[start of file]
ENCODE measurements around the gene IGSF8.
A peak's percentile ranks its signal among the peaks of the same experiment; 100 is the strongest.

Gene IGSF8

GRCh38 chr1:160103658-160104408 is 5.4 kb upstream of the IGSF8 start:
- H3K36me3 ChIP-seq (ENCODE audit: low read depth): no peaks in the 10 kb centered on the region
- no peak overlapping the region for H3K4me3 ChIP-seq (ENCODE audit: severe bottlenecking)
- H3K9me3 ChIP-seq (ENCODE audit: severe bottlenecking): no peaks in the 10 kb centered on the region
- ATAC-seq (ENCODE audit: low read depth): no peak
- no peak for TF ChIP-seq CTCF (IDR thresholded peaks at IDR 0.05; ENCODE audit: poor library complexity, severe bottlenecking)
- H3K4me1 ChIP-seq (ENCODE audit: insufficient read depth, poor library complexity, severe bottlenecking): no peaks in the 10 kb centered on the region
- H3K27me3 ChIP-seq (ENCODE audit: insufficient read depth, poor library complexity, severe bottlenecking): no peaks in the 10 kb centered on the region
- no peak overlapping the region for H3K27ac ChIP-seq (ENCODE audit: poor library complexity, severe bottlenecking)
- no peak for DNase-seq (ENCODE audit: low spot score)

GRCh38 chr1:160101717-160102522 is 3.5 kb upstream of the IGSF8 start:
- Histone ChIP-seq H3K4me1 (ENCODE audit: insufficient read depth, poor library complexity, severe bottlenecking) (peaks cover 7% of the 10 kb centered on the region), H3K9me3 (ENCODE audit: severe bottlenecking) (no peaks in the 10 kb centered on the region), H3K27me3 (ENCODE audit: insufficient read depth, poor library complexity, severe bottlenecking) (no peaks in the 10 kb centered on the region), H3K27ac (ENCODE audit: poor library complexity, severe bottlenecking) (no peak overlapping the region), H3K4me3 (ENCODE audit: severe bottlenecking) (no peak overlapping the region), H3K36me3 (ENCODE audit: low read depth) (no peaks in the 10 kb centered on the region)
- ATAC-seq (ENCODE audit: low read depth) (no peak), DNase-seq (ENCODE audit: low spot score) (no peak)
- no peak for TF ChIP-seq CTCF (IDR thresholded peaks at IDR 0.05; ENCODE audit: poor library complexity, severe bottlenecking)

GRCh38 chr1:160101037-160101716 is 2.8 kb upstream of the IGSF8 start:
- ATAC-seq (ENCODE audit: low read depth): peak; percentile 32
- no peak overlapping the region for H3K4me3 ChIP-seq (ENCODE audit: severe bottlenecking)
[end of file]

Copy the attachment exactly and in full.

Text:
ENCODE measurements around the gene IGSF8.
A peak's percentile ranks its signal among the peaks of the same experiment; 100 is the strongest.

Gene IGSF8

GRCh38 chr1:160103658-160104408 is 5.4 kb upstream of the IGSF8 start:
- H3K36me3 ChIP-seq (ENCODE audit: low read depth): no peaks in the 10 kb centered on the region
- no peak overlapping the region for H3K4me3 ChIP-seq (ENCODE audit: severe bottlenecking)
- H3K9me3 ChIP-seq (ENCODE audit: severe bottlenecking): no peaks in the 10 kb centered on the region
- ATAC-seq (ENCODE audit: low read depth): no peak
- no peak for TF ChIP-seq CTCF (IDR thresholded peaks at IDR 0.05; ENCODE audit: poor library complexity, severe bottlenecking)
- H3K4me1 ChIP-seq (ENCODE audit: insufficient read depth, poor library complexity, severe bottlenecking): no peaks in the 10 kb centered on the region
- H3K27me3 ChIP-seq (ENCODE audit: insufficient read depth, poor library complexity, severe bottlenecking): no peaks in the 10 kb centered on the region
- no peak overlapping the region for H3K27ac ChIP-seq (ENCODE audit: poor library complexity, severe bottlenecking)
- no peak for DNase-seq (ENCODE audit: low spot score)

GRCh38 chr1:160101717-160102522 is 3.5 kb upstream of the IGSF8 start:
- Histone ChIP-seq H3K4me1 (ENCODE audit: insufficient read depth, poor library complexity, severe bottlenecking) (peaks cover 7% of the 10 kb centered on the region), H3K9me3 (ENCODE audit: severe bottlenecking) (no peaks in the 10 kb centered on the region), H3K27me3 (ENCODE audit: insufficient read depth, poor library complexity, severe bottlenecking) (no peaks in the 10 kb centered on the region), H3K27ac (ENCODE audit: poor library complexity, severe bottlenecking) (no peak overlapping the region), H3K4me3 (ENCODE audit: severe bottlenecking) (no peak overlapping the region), H3K36me3 (ENCODE audit: low read depth) (no peaks in the 10 kb centered on the region)
- ATAC-seq (ENCODE audit: low read depth) (no peak), DNase-seq (ENCODE audit: low spot score) (no peak)
- no peak for TF ChIP-seq CTCF (IDR thresholded peaks at IDR 0.05; ENCODE audit: poor library complexity, severe bottlenecking)

GRCh38 chr1:160101037-160101716 is 2.8 kb upstream of the IGSF8 start:
- ATAC-seq (ENCODE audit: low read depth): peak; percentile 32
- no peak overlapping the region for H3K4me3 ChIP-seq (ENCODE audit: severe bottlenecking)